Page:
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  • These earrings are thicker at the tips and are lightweight.
  • Up close you can see the variations in the materials.  The long white piece is mother of pearl shell.  The red is pipestone and the black is jet.

Mosaic Pipestone Earrings (Small)

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Product Description

Dimensions: 1 3/8" x 1/4"




NICK ROSETTA and his wife, Me-Wee, live in Kewa Pueblo (kay-wa) formerly known as Santo Domingo Pueblo—in northern New Mexico, half way between Albuquerque and Santa Fe. Using all natural materials and handmade processes, they collaborate to make gorgeous heishi (HeeShee) necklaces and earrings. Nick learned the art from his parents, Ray and Mary Rosetta. Me-Wee learned from her grandfather, Tomasito Tenorio.

The heishi art form reaches back to prehistoric times, long before the arrival of the Spanish in the Southwest, when Kewa stone and shell jewelry—believed by many archaeologists to be the oldest form of jewelry in the Southwest—was highly prized and widely traded. The art was taught within the pueblo, but like any vital art form, it evolved over time. The Spanish, for example, introduced silver to the southwest which most Native American Jewelry makers added to their traditional prehistoric materials of stone and shell.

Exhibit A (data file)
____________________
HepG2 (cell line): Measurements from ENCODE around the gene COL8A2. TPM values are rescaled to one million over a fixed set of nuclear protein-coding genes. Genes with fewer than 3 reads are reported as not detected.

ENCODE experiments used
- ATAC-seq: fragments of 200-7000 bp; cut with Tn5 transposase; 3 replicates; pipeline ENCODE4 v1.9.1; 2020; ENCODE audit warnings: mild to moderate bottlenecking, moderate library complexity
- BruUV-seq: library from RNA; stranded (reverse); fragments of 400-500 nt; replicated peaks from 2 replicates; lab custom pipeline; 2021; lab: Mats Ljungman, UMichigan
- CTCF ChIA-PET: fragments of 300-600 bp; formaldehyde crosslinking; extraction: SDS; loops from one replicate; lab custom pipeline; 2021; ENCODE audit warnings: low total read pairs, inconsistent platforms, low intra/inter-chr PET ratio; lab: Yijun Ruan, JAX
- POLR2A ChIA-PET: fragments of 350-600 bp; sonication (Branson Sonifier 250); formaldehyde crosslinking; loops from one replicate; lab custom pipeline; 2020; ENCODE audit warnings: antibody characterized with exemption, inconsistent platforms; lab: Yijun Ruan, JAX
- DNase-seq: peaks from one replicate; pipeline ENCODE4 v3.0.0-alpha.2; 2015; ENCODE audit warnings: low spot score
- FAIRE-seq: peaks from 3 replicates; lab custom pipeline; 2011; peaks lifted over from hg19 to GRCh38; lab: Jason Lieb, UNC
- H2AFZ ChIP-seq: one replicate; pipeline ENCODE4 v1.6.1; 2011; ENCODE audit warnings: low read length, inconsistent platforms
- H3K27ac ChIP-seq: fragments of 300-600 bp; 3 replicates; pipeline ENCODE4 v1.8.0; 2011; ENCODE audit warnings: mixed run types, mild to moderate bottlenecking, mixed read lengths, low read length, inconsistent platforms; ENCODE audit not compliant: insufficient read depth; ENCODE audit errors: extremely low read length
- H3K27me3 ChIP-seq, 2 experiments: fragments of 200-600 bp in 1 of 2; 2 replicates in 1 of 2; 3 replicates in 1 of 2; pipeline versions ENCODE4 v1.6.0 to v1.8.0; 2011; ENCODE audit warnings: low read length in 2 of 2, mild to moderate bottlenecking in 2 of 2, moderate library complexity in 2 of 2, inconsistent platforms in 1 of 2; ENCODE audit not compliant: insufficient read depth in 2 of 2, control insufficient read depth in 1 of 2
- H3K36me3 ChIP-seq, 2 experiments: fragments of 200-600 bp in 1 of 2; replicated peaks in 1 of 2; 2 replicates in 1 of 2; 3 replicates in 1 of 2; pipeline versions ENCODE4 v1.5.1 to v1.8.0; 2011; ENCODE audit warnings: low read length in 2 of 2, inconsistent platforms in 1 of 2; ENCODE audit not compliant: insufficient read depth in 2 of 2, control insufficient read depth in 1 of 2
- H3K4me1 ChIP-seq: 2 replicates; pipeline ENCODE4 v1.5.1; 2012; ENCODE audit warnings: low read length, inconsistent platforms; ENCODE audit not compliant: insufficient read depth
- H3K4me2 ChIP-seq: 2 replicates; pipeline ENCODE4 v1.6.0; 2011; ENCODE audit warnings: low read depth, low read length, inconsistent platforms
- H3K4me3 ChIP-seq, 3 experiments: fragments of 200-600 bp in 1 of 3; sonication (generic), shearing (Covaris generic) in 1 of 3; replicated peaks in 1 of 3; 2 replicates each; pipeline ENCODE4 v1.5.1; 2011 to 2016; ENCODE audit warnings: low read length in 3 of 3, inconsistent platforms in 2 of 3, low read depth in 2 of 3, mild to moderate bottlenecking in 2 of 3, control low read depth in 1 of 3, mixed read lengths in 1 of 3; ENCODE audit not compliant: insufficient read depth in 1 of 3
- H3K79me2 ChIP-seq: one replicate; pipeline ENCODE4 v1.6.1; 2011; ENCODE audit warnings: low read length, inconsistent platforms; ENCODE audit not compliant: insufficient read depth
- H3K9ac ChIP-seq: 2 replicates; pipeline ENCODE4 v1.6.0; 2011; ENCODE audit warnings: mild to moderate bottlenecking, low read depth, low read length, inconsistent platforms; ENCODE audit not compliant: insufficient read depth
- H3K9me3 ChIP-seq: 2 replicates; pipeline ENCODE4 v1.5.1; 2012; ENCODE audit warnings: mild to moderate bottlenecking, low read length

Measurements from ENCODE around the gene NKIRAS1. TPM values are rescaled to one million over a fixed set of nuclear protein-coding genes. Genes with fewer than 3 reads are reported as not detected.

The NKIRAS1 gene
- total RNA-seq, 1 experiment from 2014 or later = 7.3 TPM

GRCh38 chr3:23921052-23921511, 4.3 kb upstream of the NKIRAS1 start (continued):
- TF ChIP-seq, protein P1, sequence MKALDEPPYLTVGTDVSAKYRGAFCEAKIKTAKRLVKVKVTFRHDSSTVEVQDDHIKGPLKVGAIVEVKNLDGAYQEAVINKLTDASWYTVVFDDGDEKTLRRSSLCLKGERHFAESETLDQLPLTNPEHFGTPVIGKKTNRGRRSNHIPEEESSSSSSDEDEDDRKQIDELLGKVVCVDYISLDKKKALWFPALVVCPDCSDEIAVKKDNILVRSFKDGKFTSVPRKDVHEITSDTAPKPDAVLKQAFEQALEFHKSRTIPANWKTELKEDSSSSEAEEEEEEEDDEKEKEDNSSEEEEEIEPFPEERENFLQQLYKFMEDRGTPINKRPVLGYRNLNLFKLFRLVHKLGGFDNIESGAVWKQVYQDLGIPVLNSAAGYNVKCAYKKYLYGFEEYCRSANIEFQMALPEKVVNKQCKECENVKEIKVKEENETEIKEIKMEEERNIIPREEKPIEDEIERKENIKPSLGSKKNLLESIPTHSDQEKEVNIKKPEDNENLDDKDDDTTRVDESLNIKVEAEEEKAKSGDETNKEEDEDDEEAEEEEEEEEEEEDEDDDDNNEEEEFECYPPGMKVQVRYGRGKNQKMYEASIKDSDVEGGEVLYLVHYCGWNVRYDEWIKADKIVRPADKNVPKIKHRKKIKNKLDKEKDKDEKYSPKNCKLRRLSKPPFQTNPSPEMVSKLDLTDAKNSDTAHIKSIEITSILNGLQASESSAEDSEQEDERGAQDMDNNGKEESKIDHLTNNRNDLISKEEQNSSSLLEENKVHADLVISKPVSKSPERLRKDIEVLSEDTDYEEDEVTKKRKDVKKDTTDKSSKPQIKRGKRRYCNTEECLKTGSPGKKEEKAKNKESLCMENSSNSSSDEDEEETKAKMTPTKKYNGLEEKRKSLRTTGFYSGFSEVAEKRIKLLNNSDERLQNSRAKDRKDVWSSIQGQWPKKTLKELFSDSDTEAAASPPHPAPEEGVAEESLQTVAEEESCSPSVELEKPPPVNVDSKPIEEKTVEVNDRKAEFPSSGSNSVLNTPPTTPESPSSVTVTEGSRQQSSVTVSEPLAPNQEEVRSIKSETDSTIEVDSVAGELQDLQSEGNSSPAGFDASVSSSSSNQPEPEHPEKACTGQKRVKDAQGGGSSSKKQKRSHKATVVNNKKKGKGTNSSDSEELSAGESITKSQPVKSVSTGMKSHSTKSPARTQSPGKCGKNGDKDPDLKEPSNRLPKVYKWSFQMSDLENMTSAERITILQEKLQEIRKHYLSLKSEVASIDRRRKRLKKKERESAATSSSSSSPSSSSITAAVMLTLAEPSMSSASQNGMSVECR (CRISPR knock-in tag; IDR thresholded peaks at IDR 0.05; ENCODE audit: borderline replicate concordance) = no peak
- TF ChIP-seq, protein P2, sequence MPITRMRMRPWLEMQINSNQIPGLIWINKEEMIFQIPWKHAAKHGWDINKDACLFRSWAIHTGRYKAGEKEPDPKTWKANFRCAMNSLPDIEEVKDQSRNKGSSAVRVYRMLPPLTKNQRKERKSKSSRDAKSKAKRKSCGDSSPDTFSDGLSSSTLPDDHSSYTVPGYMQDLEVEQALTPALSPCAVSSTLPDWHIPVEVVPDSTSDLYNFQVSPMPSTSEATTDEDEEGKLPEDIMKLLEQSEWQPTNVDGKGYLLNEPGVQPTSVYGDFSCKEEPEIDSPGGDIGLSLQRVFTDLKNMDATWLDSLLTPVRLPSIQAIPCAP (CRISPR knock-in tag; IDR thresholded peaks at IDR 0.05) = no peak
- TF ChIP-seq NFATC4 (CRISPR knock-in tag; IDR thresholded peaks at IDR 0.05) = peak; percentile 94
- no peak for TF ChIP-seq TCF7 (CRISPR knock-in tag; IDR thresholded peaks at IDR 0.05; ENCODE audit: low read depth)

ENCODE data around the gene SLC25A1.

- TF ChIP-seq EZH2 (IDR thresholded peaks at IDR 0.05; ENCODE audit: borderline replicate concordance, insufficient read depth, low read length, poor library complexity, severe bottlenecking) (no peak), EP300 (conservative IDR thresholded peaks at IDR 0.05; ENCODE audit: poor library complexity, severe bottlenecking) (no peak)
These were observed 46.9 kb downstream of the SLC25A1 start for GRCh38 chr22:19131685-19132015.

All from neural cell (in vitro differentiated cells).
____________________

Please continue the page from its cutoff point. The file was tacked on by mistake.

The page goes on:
Though they use modern tools, the Rosettas continue to make by laborious hand processes all of their beads: stone, shell and silver. The tiny beads that make up their “liquid silver” necklaces undergo a process in which narrow, flat silver strips are pulled by hand through progressively smaller holes in a draw plate until the edges curl around and come together, leaving a tiny hole in the center. Stone and shell beads are ground from rough materials on a grinding wheel. During this latter process, Nick sometimes closes his eyes and relies on the “feel” of the beads in his hands to get the desired size and consistency. Turquoise can be especially difficult to work. Normally, sixty to eighty percent of a natural turquoise stone is lost in the grinding process, and many varieties of shell and stone beads crack and fly off when the grinder catches a burr. After they are finally completed, the beads are strung on a fine wire into a necklace.

Nick does most of the lapidary work—cutting, grinding, sanding and polishing a wide variety of stones for the inlay work on his earrings and pendants. His earrings are unlike any other, with tiny mosaics of inlay going all the way around, front and back of the earrings. Ma-Wee does ninety-five percent of the stringing, often with stunningly imaginative effects.

As in prehistoric times, when pueblo peoples obtained their materials by means of a vast trade network, the Rosettas, too, obtain their materials from many different places: serpentine from South Dakota, pipestone from Minnesota, turquoise from Arizona and Nevada, gaspeite from Australia. He loves unusual stones and woods, like Costa Rican Purple Heart wood and Peruvian Cherry wood.


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